Hystrix vs. Sentinel: A Tale of Two Circuit Breakers (Part 1)
Now that Hystrix is in maintenance mode, we take a look a potential alternative to this popular open source microservices platform.
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Hystrix has been pretty popular over the last several years. Now that it is in maintenance mode, many people are seeking alternatives. In this article, I will introduce Sentinel: an open-source Java flow control project. I will do so by comparing it with Hystrix, since more people are familiar with it. In this part, we'll compare these two at a higher level. In the next article, we'll look at some code examples.
What Is Sentinel?
In short, it is a circuit breaker. A circuit breaker is triggered when certain resources keep failing. Instead of continuing to pound the already failing resource, the circuit breaker will intercept the request and return a failure signal. That sounds similar to every circuit breaker pattern. However, Sentinel offers more choices such as flow shaping, overload protection, and fault tolerance.
History of Sentinel
- 2012: Sentinel started as a flow control component in Alibaba.
- 2013-2017: with the wild growth of microservices comes the challenge of reliability. Sentinel quickly grows into a tool to prevent cascading disasters
- 2018: Sentinel is open-sourced by Alibaba.
What Is Sentinel For?
- Sential provides many options to handle flow control. Users can choose to shape traffic based on QPS, thread pool numbers, system load, as well as using commands directly to stop traffic or to perform cold starts. Users can also mix and match different rules. Hystrix doesn't really offer comprehensive traffic shaping.
- Sentinal offers fault isolation and circuit breaking. This is similar to Hystrix. However, their approaches are different.
- Sentinal offers real-time monitoring. It also provides a dashboard to aggregate information from the distributed system.
How Is Sentinel Different From Hystrix?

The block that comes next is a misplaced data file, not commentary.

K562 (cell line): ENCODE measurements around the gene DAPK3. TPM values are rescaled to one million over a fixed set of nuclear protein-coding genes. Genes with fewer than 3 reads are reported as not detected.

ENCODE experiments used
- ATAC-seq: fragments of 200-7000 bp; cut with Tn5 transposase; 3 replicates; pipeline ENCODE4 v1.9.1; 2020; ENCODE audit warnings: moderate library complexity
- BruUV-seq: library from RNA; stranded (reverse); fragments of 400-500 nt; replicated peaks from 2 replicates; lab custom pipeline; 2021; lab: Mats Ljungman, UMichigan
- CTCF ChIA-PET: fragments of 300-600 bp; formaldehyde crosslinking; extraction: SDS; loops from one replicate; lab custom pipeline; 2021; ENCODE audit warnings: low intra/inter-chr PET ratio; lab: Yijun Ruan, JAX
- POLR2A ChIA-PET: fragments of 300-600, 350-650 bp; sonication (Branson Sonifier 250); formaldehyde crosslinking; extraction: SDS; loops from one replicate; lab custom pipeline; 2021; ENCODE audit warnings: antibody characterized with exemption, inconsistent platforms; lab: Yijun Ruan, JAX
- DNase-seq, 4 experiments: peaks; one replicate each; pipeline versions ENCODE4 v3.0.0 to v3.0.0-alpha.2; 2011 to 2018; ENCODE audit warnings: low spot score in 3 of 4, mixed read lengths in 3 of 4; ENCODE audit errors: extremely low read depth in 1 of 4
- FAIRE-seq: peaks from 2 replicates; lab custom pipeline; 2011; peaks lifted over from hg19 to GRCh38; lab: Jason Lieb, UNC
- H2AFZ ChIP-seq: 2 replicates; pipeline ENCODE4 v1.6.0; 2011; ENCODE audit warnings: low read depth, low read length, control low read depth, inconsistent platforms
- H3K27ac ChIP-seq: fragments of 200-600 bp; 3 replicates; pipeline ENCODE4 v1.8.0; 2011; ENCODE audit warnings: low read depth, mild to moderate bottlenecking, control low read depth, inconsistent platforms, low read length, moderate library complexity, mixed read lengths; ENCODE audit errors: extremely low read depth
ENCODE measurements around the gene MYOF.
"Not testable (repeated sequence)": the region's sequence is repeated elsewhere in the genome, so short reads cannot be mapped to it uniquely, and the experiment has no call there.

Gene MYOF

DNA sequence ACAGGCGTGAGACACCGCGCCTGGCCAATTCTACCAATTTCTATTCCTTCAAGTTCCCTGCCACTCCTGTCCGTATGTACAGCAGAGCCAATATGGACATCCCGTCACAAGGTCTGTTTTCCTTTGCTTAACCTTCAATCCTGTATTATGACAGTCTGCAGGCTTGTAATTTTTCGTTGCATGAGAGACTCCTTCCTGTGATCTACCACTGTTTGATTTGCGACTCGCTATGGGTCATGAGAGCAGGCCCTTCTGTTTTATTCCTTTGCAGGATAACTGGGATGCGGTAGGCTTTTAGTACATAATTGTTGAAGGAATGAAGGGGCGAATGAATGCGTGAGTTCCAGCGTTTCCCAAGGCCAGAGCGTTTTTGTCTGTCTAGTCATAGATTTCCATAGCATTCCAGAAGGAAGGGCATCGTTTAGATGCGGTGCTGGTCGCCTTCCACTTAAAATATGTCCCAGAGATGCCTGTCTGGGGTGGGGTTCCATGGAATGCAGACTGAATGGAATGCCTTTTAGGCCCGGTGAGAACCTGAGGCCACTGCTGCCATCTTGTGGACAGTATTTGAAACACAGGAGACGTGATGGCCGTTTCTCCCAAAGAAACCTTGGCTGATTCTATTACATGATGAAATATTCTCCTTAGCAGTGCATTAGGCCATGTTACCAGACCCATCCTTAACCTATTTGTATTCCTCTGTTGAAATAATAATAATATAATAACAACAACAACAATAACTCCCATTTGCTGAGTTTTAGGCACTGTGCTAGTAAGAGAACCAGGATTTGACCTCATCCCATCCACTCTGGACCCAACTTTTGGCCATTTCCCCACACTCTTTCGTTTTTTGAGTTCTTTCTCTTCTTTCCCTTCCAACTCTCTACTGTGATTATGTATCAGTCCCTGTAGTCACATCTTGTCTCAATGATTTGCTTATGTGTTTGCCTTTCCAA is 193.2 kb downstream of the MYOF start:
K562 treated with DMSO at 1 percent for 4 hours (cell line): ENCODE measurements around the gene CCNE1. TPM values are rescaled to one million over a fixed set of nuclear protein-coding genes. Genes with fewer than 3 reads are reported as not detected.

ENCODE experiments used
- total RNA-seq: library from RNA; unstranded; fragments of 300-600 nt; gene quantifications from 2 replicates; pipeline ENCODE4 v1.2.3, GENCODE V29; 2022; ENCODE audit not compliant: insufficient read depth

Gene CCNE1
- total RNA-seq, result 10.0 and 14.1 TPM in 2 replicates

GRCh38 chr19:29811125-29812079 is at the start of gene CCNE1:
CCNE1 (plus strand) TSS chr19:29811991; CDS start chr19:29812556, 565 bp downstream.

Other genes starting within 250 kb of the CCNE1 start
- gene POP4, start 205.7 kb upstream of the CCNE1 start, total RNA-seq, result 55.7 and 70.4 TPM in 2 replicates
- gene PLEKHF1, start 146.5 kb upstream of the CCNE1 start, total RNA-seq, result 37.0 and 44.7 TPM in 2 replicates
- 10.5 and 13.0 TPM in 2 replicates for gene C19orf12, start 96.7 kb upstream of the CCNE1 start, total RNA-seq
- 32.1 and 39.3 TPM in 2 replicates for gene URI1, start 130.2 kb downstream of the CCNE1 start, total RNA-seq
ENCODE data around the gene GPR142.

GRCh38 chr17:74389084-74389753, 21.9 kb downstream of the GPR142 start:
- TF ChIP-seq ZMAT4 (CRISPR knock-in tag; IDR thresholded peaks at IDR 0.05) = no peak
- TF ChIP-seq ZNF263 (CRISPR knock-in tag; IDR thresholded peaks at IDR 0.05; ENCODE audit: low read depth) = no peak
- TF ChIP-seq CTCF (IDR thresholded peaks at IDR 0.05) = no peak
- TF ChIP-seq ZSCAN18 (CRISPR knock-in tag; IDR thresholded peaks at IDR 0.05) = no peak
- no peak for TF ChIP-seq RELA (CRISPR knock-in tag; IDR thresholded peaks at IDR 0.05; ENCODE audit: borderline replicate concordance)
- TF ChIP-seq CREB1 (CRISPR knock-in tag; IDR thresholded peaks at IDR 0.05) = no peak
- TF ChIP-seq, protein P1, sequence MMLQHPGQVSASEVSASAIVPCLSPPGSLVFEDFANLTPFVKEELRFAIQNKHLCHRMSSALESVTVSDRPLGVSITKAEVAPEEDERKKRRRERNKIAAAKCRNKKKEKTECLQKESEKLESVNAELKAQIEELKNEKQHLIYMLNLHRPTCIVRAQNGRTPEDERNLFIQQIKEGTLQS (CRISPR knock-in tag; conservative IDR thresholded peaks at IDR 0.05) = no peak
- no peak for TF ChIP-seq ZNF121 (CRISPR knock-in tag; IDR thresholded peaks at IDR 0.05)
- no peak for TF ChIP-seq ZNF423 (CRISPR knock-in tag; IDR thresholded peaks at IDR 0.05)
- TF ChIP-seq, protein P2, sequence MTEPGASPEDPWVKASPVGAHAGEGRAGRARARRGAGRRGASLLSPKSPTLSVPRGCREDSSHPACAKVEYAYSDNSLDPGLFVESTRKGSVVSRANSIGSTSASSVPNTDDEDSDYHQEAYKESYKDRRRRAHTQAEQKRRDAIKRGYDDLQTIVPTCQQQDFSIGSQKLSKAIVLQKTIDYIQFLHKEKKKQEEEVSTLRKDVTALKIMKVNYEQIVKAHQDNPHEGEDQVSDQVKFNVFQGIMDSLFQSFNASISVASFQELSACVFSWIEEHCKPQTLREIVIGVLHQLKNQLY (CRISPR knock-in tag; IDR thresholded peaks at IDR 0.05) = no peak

The key difference between the two lies in how isolation is achieved. Hystrix normally uses a bulkhead pattern to isolate dependencies. It puts each dependency in a seperate thread pool. The main benefit of doing this is it provides a clean cut. The drawbacks mainly include the computational overhead that thread pool management incurs.
Sentinel, on the other hand, uses a counter for each dependency. By doing so, not only does it save the overhead of managing the thread pool, but it also gives more control to the user. The user now gets to decide the granularity of degradation of the flow.
This table lists more details of the difference Hystrix and Sentinel in design and implementation:
This may seem a little overwhelming. Users won't notice much difference from a user experience perspective, though.
Sentinal is well suited for the cloud-native environment. It can be integrated with other popular cloud native solutions. One of them is Spring Cloud. Another popular Java distributed framework in China is Dubbo. Sentinal can also work side-by-side with service mesh solutions such as Istio and Envoy.
Sentinal will soon be released as part of the Spring Boot framework. For more information, please visit their GitHub repo.
Published at DZone with permission of Leona Zhang. See the original article here.
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